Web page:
Moab stands for “Mother of all boots,” which is a pretty strong claim. Merrell backs that up with innovative features, high-quality materials, and components from the industry’s top specialists.
Thanks to a synthetic leather and mesh upper, this hiking boot is comfortable from day one, and needs no breaking in. The padded collar and foam-filled tongue create a comfortable but firm seal to keep dirt out. There is a Gore-Tex liner for waterproofing, which is breathable to help clear sweat. An EVA midsole provides cushioning and absorbs shocks, and there’s a nylon shank that resists twisting on uneven ground. It also protects the underside of the foot from painful impacts.
The synthetic sole comes from Italian specialist Vibram. Lugs aren’t particularly deep, but are very effective on smooth rocks, and shed mud well so they give good grip whatever the surface conditions. The heel is designed to maximize traction when descending. Some find it feels a little unusual at first, but soon become acclimated to it.
The Merrell Moab 2 Mid GTX is competitively priced for such a versatile, high-quality hiking boot, and is a very popular all-rounder. Occasional manufacturing faults have been reported, but nothing we have seen would indicate a consistent problem.
Best for Women: KEEN Women’s TARGHEE II Mid Waterproof Hiking Boot
Why It Made The Cut: The KEEN Women’s Targhee II isn’t just a small man’s boot, but has been specifically designed to suit a wider female foot shape. It is tough, supportive, and very comfortable.
- Materials: Real leather and mesh
- Size Range: 5 to 11, with half sizes
- Weight (each): 15 ounces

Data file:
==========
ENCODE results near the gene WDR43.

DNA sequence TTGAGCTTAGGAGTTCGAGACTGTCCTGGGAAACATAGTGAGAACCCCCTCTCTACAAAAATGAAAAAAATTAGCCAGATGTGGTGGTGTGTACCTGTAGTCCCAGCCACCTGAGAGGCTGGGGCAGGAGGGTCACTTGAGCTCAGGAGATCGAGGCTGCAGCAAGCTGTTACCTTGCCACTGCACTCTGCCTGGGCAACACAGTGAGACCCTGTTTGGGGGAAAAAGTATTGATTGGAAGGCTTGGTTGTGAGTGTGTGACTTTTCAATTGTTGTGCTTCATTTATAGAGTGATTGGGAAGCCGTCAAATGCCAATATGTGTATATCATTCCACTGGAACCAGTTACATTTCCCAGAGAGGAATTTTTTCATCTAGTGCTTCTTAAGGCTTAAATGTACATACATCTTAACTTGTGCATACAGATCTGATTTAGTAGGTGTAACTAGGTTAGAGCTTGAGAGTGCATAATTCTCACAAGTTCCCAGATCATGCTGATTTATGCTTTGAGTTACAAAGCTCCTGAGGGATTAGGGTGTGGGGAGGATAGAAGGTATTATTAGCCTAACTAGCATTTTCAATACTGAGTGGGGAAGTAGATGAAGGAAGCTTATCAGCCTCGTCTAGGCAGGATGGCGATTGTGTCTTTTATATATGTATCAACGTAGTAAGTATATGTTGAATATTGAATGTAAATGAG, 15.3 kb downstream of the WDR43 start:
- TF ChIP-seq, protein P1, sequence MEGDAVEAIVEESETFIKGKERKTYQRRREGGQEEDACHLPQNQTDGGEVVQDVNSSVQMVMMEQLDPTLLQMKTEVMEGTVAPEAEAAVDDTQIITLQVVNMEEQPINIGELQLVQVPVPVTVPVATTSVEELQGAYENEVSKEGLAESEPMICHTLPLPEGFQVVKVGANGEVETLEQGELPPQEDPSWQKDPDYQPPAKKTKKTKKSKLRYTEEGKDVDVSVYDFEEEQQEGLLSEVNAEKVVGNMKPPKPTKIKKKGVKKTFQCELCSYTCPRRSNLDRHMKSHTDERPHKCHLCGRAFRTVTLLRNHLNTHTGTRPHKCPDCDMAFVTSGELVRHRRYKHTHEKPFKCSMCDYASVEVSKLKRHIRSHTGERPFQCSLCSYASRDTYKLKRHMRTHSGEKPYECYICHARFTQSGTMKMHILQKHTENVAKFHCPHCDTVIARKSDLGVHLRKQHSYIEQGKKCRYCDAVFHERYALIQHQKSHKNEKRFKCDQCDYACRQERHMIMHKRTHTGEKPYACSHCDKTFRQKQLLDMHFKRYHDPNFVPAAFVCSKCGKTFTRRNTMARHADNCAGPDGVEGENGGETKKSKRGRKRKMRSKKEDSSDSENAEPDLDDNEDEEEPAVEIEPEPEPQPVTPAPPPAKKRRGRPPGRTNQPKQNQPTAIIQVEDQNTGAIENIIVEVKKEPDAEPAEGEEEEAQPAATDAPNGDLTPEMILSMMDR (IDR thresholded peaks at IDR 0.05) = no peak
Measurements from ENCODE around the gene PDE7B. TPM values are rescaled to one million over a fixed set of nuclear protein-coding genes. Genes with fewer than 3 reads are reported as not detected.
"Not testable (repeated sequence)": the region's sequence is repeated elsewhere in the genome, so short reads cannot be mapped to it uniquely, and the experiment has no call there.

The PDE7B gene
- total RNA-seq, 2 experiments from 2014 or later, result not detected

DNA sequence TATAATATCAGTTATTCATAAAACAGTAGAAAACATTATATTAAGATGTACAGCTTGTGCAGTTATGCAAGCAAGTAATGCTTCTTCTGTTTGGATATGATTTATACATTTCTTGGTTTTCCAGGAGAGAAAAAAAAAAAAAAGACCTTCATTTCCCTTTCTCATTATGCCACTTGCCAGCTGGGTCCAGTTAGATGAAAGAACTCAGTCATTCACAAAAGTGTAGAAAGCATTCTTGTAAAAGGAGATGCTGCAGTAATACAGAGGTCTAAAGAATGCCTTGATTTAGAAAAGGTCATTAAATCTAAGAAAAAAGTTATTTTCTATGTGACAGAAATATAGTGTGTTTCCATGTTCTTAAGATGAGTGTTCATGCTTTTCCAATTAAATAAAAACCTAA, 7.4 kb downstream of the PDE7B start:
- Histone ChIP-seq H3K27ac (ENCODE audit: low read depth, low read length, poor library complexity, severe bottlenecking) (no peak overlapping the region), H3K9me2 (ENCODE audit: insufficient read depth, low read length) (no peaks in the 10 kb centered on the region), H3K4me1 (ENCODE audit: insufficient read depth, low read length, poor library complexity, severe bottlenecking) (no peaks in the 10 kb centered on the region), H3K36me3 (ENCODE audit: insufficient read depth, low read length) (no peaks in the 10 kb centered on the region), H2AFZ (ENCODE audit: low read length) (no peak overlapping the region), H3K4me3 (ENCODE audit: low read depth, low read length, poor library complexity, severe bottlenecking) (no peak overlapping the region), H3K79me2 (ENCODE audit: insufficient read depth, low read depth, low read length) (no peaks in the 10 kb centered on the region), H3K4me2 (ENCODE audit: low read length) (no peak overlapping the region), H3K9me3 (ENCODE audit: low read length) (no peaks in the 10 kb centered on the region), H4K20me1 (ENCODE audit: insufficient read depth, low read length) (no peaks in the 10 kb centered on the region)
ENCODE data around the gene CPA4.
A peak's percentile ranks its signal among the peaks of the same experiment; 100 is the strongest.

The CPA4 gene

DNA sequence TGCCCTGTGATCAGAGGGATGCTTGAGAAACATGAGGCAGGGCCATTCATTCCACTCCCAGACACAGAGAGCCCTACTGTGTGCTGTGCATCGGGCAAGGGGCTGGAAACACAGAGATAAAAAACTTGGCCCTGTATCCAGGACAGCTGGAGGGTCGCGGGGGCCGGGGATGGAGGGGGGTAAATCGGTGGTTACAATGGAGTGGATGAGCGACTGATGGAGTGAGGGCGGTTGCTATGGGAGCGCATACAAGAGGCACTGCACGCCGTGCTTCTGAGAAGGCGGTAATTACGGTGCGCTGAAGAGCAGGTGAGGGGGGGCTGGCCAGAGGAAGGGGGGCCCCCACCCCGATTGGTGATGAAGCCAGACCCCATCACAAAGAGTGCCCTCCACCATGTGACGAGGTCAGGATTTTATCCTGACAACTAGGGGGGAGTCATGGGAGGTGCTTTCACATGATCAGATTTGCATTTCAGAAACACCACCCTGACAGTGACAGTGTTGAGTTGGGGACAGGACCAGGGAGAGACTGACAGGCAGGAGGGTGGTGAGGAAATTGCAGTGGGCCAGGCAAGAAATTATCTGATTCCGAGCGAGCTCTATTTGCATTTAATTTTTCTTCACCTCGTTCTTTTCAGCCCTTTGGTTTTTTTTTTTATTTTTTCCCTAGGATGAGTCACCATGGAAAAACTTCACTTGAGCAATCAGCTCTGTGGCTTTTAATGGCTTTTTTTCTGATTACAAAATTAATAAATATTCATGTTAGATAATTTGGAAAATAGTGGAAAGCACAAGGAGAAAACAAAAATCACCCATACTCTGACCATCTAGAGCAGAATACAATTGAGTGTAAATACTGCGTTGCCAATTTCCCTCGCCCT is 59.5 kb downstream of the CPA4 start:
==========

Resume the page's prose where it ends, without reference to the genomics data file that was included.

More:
- Female-focused design
- Excellent foot support and comfort
- Light and maneuverable
- Modest ankle height
- Not the most durable
KEEN is one of few footwear companies that specifically make hiking boots for women. While they don’t come in a wide size, the brand has always used what they call a “wider footwear form.” The KEEN Women’s Targhee II Mid hiking boot is an example of that. It offers generous space without allowing the foot to slide around. However, KEEN does recommend choosing a half size larger than your normal shoe.
The upper is mostly leather, which is extremely durable but does need a few miles to become fully supple. They aren’t uncomfortable during this period, but they do loosen up somewhat. Small mesh panels provide breathability, though under consistent heavy use this is the first area to show wear. The KEEN Women’s Targhee II incorporates a heel lock and a “Torsion Stability Flank” to help keep the foot upright in challenging conditions.
The leather upper is treated with PFC-free water-repellent, and a KEEN.Dry breathable membrane on the inside provides complete waterproofing. The liner uses probiotics for natural odor control. Additional comfort comes from a removable cushioned PU insole that uses “metatomical” design to cradle the foot, and support the arch. An EVA midsole provides shock-absorbing properties.
The composite rubber sole is non-marking, and has multi-directional lugs for all-terrain traction. The sole extends up around the toe of the KEEN Women’s Targhee II, which offers good bump protection.
Best Budget: Columbia Men’s Newton Ridge Plus II Hiking Boot